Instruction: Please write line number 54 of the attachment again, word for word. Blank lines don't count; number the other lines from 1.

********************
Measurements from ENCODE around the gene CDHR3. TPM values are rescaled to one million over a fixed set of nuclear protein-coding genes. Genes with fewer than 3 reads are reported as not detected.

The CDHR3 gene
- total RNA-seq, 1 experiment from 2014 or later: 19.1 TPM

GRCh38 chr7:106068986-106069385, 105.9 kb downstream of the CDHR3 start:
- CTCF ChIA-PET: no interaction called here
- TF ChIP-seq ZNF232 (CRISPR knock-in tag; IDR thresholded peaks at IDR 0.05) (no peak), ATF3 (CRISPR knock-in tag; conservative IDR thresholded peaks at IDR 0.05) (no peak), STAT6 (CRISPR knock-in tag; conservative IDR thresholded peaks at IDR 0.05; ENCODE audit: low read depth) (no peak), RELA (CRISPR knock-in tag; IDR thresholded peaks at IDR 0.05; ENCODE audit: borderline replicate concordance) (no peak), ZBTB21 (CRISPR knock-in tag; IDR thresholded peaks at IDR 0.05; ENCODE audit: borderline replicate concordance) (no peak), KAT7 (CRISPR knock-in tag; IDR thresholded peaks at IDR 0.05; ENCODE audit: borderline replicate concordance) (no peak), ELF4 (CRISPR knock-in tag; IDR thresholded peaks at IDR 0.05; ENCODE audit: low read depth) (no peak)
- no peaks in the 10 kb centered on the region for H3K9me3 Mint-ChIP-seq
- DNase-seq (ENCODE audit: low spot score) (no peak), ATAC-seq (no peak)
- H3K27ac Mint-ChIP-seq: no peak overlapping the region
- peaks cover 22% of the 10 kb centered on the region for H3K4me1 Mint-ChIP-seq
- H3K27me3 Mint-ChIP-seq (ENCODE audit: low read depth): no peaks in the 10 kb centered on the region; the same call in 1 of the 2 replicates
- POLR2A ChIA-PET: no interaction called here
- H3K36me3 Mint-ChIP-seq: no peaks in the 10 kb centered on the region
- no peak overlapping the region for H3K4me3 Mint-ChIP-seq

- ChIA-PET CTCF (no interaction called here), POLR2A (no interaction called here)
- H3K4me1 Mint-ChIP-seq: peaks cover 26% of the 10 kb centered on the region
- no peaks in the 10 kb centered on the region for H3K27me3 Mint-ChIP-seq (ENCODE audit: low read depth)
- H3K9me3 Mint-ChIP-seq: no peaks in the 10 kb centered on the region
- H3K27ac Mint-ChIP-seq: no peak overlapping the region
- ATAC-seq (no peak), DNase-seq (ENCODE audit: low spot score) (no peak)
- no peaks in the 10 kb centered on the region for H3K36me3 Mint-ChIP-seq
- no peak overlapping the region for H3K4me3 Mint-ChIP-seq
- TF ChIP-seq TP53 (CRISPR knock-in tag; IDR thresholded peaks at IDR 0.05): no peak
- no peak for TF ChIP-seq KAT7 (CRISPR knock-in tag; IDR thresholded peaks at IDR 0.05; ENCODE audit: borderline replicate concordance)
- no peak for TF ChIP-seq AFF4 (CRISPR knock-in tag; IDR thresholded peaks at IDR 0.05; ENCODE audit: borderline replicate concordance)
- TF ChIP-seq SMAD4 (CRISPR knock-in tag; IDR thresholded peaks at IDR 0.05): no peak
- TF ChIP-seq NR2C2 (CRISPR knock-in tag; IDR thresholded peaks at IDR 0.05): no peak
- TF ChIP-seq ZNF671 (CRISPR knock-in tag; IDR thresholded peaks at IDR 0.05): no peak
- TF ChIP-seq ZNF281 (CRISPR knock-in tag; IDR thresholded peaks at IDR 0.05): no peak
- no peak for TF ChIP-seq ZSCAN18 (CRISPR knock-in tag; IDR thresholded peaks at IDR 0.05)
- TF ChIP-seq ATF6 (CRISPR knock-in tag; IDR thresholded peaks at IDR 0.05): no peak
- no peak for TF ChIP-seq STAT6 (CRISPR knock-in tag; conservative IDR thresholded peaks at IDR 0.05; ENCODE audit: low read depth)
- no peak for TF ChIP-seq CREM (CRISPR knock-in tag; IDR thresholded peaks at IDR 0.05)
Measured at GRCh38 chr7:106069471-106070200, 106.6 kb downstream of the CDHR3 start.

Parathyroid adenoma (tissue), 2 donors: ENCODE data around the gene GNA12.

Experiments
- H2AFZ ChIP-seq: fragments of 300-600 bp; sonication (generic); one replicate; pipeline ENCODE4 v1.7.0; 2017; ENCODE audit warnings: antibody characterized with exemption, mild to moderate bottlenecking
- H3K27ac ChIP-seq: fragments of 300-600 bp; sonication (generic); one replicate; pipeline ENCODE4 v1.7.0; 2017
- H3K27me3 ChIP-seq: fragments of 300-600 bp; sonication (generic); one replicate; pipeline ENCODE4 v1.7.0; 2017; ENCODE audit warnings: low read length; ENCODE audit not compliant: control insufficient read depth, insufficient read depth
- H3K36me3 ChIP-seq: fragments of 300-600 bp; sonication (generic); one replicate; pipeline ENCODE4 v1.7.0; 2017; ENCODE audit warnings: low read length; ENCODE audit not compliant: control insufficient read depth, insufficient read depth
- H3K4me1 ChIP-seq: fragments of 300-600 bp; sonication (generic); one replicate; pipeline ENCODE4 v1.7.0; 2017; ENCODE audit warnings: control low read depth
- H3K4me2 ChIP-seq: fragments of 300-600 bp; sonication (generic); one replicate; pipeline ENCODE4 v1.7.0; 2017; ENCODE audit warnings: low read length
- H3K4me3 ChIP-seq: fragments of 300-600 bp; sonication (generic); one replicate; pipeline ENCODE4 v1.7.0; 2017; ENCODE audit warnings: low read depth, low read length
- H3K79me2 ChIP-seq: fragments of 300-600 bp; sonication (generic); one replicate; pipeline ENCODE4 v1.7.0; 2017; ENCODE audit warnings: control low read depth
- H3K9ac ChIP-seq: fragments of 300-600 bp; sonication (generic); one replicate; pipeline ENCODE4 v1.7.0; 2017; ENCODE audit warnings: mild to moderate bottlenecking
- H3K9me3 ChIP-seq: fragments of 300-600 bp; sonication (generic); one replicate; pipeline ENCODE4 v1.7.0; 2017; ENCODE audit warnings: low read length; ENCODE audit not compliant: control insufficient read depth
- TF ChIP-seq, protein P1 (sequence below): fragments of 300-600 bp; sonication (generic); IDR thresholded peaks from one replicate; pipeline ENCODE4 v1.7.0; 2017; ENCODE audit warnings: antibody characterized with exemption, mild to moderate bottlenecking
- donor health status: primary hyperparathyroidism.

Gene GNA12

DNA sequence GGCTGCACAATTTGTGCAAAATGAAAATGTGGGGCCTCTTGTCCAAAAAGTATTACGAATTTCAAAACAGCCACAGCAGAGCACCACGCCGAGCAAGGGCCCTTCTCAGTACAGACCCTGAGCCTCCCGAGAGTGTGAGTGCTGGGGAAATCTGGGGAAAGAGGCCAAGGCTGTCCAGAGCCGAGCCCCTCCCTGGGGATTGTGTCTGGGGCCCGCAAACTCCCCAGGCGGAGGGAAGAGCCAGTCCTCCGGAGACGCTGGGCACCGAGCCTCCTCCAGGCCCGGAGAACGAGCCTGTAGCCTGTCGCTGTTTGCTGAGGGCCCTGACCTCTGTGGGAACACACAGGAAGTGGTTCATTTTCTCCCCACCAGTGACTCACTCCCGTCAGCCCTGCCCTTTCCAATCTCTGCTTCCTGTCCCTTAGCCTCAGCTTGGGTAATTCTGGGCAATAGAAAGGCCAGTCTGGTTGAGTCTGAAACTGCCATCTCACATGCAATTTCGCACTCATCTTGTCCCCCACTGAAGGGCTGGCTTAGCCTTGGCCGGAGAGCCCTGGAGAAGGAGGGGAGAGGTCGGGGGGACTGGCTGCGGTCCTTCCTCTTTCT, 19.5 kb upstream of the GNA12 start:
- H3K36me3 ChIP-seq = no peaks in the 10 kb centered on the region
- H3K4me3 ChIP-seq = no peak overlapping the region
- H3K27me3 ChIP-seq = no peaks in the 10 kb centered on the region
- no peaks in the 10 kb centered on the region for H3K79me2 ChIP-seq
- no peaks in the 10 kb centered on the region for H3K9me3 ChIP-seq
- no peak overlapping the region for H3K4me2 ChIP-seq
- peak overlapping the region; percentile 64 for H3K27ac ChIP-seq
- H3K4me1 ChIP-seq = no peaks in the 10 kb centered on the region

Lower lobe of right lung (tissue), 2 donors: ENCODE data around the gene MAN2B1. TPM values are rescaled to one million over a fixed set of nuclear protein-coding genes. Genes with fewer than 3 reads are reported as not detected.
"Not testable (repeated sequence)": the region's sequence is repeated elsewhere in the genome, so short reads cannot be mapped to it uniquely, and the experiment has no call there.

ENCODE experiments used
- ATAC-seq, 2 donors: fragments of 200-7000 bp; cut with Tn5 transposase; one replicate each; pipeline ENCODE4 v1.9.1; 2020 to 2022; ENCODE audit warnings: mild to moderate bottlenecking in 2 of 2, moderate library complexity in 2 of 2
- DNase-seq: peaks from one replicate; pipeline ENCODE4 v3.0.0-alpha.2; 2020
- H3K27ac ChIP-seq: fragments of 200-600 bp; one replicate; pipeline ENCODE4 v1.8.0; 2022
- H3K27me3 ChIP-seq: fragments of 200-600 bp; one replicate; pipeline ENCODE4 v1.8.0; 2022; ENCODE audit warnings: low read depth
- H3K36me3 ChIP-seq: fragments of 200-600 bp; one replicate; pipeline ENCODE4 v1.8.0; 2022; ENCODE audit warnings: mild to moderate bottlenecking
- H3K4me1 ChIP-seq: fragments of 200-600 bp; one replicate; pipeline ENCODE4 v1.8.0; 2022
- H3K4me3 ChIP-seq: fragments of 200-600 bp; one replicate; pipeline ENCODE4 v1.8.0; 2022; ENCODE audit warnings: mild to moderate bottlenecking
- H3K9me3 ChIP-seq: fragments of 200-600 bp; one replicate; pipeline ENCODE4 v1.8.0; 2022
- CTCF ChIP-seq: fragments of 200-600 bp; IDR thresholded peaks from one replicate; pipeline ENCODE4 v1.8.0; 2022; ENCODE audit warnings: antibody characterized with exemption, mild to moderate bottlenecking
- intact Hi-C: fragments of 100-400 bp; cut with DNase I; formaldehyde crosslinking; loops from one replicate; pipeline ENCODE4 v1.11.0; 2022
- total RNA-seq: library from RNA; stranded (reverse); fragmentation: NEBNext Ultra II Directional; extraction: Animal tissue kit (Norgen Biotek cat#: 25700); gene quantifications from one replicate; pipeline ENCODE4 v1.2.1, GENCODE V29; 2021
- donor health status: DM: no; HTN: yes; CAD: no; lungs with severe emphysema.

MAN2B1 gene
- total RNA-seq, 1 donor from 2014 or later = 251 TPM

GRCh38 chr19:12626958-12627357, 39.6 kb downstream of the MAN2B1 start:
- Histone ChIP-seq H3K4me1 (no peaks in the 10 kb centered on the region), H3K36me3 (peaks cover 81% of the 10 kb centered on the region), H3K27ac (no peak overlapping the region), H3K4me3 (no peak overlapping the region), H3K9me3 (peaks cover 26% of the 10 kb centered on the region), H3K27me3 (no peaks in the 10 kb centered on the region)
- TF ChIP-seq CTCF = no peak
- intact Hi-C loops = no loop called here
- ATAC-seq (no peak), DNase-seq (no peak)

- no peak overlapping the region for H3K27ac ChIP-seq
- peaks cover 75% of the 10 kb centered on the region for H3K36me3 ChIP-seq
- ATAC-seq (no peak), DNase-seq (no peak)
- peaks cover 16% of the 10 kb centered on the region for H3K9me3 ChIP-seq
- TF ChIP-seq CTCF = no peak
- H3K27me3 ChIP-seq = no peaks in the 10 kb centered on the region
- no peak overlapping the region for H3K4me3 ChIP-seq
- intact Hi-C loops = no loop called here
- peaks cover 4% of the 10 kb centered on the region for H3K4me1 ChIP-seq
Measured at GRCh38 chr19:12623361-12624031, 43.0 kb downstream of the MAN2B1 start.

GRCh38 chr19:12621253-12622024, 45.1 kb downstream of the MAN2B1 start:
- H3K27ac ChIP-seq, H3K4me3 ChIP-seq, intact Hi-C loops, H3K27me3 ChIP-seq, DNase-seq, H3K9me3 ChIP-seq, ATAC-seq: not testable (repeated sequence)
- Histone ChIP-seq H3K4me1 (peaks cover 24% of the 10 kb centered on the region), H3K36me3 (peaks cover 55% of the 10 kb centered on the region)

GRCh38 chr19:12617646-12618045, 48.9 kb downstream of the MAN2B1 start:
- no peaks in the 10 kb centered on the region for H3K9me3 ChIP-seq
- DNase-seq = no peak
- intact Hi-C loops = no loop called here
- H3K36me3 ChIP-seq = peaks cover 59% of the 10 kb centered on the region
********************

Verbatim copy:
- no peaks in the 10 kb centered on the region for H3K79me2 ChIP-seq